Local authorities are being urged by the government to take more
parents to court over their children’s behaviour in
Education secretary Ruth Kelly said parenting orders would be used
to ensure that parents take responsibility for their child’s unruly
behaviour as part of a “zero tolerance” policy on indiscipline in
Kelly also announced that local education authorities would be
expected to intervene in schools where Ofsted has rated behaviour
as unsatisfactory and to develop action plan to rewrite their
behaviour policies. Ofsted itself is to make follow-up visits
within a year to schools where behaviour is rated as
Local education authorities can already apply to the magistrates’
court for a parenting order when a child has been permanently
excluded from school because of bad behaviour, or has been excluded
for a fixed period for the second time in a year. But local
authorities in their role as “corporate parents” – looking after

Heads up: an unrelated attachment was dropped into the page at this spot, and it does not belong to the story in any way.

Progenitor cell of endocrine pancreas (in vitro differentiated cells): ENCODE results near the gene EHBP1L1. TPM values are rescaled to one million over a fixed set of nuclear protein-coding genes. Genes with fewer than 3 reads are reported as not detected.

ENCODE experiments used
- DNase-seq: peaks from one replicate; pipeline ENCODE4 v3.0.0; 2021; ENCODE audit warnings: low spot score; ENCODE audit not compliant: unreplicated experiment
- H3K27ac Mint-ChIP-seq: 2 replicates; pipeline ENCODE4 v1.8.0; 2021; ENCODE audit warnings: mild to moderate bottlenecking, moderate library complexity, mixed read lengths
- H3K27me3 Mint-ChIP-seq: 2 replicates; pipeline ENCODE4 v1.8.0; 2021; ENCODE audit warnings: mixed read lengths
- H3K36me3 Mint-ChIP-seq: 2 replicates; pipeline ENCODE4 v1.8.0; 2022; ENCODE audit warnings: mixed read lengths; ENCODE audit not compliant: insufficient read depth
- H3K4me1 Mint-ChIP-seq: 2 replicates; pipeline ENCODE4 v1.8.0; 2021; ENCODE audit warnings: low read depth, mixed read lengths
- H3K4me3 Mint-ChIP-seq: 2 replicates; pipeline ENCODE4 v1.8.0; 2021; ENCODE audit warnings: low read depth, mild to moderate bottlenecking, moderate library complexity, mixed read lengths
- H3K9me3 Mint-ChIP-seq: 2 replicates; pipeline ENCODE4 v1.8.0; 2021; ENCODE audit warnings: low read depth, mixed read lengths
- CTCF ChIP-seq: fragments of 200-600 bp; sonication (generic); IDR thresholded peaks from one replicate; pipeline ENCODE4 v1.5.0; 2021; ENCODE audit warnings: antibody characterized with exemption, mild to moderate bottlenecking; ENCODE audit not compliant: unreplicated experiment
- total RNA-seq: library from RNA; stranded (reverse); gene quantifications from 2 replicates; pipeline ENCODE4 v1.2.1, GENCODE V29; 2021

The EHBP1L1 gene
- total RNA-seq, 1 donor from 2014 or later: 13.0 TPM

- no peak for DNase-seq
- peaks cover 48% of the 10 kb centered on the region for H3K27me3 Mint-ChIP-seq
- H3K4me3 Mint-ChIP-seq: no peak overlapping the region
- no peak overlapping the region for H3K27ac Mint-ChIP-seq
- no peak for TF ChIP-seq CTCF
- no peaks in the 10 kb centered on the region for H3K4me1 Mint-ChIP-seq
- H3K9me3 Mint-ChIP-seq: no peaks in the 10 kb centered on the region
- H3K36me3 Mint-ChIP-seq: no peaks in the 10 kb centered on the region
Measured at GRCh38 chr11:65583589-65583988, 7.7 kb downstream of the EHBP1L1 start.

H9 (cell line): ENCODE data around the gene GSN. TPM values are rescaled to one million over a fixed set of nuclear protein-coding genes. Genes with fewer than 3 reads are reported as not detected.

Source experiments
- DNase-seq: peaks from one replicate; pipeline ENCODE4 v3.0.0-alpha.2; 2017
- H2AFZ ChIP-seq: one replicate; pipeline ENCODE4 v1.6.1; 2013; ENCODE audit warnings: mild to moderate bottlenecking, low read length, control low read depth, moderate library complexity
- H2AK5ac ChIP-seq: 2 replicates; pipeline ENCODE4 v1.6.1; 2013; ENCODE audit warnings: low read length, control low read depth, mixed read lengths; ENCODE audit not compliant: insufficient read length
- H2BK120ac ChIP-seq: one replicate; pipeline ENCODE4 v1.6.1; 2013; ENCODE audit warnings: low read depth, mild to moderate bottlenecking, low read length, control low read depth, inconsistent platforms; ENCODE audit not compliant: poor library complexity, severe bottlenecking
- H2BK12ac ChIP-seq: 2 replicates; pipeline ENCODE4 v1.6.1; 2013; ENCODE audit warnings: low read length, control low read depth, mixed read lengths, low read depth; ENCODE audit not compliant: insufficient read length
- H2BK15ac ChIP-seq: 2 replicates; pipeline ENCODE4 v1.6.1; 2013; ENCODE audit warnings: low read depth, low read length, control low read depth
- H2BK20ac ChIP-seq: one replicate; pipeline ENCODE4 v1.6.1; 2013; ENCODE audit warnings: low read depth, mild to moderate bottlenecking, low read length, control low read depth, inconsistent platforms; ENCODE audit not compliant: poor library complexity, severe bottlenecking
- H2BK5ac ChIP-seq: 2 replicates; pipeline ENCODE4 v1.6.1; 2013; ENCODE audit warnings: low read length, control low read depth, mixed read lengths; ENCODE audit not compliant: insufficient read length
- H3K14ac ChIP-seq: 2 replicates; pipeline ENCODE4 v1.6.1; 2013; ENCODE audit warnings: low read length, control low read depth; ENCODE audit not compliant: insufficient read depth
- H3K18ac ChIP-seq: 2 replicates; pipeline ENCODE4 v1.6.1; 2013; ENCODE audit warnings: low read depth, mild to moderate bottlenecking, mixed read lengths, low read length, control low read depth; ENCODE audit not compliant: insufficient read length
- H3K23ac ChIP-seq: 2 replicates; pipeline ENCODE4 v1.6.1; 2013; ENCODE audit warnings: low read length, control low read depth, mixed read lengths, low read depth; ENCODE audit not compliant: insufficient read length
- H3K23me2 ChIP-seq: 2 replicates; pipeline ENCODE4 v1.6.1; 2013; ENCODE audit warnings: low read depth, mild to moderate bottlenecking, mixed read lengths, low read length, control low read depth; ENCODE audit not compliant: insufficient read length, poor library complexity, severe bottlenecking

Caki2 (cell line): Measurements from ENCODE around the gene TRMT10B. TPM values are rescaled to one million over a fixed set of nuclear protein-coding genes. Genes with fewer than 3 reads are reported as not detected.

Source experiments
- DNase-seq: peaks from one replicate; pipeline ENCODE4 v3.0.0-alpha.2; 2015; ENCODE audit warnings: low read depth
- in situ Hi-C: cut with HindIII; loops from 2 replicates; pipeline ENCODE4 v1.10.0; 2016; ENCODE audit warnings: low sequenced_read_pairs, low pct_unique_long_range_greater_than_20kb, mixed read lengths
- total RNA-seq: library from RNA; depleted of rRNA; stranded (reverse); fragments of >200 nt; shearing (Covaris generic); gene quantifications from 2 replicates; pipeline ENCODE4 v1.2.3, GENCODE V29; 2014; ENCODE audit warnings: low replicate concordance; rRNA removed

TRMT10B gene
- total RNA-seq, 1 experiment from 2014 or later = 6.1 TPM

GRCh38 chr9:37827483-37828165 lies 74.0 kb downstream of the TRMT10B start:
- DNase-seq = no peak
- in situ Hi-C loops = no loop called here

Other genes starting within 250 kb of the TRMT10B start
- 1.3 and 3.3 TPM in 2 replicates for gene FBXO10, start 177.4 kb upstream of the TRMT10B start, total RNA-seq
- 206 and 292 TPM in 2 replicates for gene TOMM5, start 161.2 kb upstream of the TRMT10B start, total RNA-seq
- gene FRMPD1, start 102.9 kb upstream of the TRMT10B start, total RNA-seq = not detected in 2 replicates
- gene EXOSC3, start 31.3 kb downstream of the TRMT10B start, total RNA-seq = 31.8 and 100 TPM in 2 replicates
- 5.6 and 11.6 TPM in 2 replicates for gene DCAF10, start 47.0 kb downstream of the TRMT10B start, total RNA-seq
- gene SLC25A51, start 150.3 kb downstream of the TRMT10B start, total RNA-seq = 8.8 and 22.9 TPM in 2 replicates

children through their social service departments – cannot be the
subject of parenting orders.
Under the orders, parents are required to attend parenting classes
and comply with other conditions set by the court such as attending
meetings with the child’s school or supervising the child at home.
They can also be required to attend residential
Parents who breach parenting orders can be prosecuted and fined up
to £1,000 or given a community sentence.
The government has backtracked on a previous demand that all
schools accept a quota of excluded pupils by September
Ofsted’s chief inspector David Bell has also drawn attention to
worsening behaviour in schools, although he said that in most
schools pupil behaviour was good. Bell said behaviour was
unsatisfactory in 9% of secondary schools.